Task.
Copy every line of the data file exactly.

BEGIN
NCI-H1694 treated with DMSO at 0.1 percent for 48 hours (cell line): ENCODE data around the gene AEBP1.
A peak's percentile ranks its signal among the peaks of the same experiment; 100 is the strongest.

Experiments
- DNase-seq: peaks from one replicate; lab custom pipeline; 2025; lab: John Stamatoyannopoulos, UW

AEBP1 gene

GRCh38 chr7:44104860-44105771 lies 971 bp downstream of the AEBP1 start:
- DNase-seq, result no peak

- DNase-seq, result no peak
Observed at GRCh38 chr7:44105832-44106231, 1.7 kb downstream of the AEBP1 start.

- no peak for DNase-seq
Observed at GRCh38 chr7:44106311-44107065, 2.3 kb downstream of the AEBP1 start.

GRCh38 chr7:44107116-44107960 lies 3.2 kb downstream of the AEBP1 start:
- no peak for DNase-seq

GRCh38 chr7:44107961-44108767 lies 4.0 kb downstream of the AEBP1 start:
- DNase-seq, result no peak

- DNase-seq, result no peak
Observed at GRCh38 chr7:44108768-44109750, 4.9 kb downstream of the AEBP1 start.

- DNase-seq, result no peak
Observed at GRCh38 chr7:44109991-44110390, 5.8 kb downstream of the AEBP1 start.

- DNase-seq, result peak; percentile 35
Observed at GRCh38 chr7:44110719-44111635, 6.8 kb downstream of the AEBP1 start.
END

NCI-H1694 treated with DMSO at 0.1 percent for 48 hours (cell line): ENCODE data around the gene AEBP1.
A peak's percentile ranks its signal among the peaks of the same experiment; 100 is the strongest.

Experiments
- DNase-seq: peaks from one replicate; lab custom pipeline; 2025; lab: John Stamatoyannopoulos, UW

AEBP1 gene

GRCh38 chr7:44104860-44105771 lies 971 bp downstream of the AEBP1 start:
- DNase-seq, result no peak

- DNase-seq, result no peak
Observed at GRCh38 chr7:44105832-44106231, 1.7 kb downstream of the AEBP1 start.

- no peak for DNase-seq
Observed at GRCh38 chr7:44106311-44107065, 2.3 kb downstream of the AEBP1 start.

GRCh38 chr7:44107116-44107960 lies 3.2 kb downstream of the AEBP1 start:
- no peak for DNase-seq

GRCh38 chr7:44107961-44108767 lies 4.0 kb downstream of the AEBP1 start:
- DNase-seq, result no peak

- DNase-seq, result no peak
Observed at GRCh38 chr7:44108768-44109750, 4.9 kb downstream of the AEBP1 start.

- DNase-seq, result no peak
Observed at GRCh38 chr7:44109991-44110390, 5.8 kb downstream of the AEBP1 start.

- DNase-seq, result peak; percentile 35
Observed at GRCh38 chr7:44110719-44111635, 6.8 kb downstream of the AEBP1 start.